There’s a very hip restaurant in my neighborhood called Joseph Leonard; you go there, and everyone else is either more attractive or more wealthy than you. There’s a very cool bathroom with a medicine cabinet over the sink that has Q-tips, Altoids and tampons (I bet women wish more restaurant bathrooms had tampons; or maybe they do and that’s just a secret between women and restaurants?) and on every table a little jar of cornichons. It’s that little jar of cornichons (not the tampons) that I’d like to talk about today. It led to my own table decorating revelation, one involving sugar snap peas, garlic and lots of white wine vinegar.
We ate a wonderful dish at Franny’s a few weeks ago of sugar snap peas (my favorite springtime vegetable) served on a cloud of whipped ricotta resting in a sea of olive oil. It was such a beautiful dish–the bright greenness of the snap peas, the cooling creaminess of the ricotta–that not only did I serve it as an appetizer at the dinner I cooked for Lizzie and Tyla, but I also served it again two days later when I cooked a dinner for Diana’s birthday. And both times it was a big hit.
It’s difficult to improve upon a sugar snap pea. It’s nature’s candy: green, crunchy, juicy. It’s interactive: you peel away the thread and then throw it in your mouth. This spring, I became a sugar snap pea junkie–buying moundfuls at the farmer’s market and snacking on them all afternoon. The few times I cooked them, I sauteed them in olive oil or butter, sprinkled them with salt, a few grindings of pepper and called it a day. Sugar snap peas, like Lauren Ambrose, say, don’t need much enhancement. They’re beautiful as they are.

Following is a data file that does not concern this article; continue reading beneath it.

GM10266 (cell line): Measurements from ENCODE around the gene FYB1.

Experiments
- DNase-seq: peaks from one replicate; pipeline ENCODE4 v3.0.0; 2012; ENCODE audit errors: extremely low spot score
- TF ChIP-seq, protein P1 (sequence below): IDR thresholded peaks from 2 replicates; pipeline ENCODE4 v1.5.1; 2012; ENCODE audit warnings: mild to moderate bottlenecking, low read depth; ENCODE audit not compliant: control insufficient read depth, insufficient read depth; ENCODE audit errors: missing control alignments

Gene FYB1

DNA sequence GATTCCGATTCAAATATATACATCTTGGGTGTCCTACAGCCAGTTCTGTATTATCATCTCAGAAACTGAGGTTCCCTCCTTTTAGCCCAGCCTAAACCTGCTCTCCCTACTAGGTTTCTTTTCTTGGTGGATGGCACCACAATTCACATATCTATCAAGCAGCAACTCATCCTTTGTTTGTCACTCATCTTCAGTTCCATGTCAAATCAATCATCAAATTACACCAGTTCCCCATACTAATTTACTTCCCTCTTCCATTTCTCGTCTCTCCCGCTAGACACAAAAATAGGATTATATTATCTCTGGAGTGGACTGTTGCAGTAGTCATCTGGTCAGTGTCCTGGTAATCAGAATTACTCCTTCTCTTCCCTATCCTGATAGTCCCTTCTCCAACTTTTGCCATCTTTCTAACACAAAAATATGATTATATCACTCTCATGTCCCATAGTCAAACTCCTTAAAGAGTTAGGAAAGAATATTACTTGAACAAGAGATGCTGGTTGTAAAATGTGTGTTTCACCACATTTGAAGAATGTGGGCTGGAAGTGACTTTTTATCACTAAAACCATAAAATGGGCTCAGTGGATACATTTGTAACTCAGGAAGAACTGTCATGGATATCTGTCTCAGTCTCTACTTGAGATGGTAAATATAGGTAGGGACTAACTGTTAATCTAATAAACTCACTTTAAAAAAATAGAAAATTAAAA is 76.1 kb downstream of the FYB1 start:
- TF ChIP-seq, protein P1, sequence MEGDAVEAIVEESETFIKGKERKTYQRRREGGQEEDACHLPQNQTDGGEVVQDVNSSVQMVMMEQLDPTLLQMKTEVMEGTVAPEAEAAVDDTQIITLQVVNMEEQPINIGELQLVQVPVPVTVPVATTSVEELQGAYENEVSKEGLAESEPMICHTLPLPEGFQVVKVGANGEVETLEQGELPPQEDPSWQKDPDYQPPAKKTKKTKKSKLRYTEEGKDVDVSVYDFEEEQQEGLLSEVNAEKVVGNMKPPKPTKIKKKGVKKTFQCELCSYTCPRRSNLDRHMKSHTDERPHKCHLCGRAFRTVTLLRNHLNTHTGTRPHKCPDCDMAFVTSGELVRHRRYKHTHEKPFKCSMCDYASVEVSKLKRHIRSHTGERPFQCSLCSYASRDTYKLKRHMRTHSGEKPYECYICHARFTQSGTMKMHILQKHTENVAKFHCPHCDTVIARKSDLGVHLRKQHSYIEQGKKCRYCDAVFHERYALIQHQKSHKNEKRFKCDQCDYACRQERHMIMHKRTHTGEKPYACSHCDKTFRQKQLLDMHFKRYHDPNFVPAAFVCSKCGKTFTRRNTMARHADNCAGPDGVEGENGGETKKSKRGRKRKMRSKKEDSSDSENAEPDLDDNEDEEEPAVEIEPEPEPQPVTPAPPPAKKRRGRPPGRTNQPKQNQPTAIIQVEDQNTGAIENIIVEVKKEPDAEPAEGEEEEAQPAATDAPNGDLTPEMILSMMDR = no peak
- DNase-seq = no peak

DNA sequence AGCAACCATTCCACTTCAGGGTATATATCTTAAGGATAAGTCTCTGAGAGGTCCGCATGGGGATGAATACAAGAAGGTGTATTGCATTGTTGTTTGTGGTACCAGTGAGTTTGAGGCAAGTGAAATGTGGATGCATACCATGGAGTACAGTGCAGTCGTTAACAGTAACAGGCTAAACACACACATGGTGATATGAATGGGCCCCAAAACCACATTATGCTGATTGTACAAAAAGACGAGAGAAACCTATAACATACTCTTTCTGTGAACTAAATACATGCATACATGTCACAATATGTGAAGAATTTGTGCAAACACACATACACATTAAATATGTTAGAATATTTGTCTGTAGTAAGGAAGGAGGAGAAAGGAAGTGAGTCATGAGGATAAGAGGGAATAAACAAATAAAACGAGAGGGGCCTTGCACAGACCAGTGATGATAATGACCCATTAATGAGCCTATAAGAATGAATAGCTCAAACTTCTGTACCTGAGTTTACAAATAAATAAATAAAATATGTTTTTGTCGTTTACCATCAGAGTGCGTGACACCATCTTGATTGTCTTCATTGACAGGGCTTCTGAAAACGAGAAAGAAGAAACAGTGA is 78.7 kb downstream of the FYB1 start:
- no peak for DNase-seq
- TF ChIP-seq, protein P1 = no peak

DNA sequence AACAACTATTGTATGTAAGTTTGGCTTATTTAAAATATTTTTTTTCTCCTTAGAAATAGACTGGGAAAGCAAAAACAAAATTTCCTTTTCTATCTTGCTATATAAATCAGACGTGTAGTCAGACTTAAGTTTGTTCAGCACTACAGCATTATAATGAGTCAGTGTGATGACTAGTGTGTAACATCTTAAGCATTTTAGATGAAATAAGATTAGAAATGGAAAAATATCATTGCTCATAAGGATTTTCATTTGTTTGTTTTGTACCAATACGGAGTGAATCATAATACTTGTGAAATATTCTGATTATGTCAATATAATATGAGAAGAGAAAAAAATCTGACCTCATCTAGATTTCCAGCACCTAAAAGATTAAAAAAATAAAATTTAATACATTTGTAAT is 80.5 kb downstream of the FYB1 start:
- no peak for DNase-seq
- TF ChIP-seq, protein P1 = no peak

What’s a genius chef to do, then, to improve on something that needs little improvement? Enter David Chang. At Momofuku (the original) he’s serving a sugar snap pea appetizer that works beautifully. The peas are sauteed in miso butter (note the tan-colored pool at the bottom of the plate); topped with fresh grated horseradish and then thin slivers of radish. All of these components serve to enhance the sugar snap peas in ways, like good drama, that are both surprising and inevitable. In fact, I’d argue that this simple dish, a dish that doesn’t call too much attention to itself, showcases Chang’s talent in ways that his more elaborate dishes might not. It’s simple, it’s smart, and it’s seasonal. And it makes sugar snap peas taste better than they normally do which, at least according to this sugar snap pea enthusiast, is a feat worth celebrating.
A mountain of sugar snap peas greeted visitors to the Union Square Farmer’s Market on Friday. I was there because on Friday night I was hosting a screening of “Showgirls,” a movie that Craig delights in as “sublimely disastrous.” Browsing around the market, I was trying to piece together a meal concept and, aware that it was spring, I purchased two bunches of asparagus and then, at the pile of sugar snap peas, I went a little crazy and bought two pounds of them! And would you believe, all two pounds were gone and consumed by Friday night.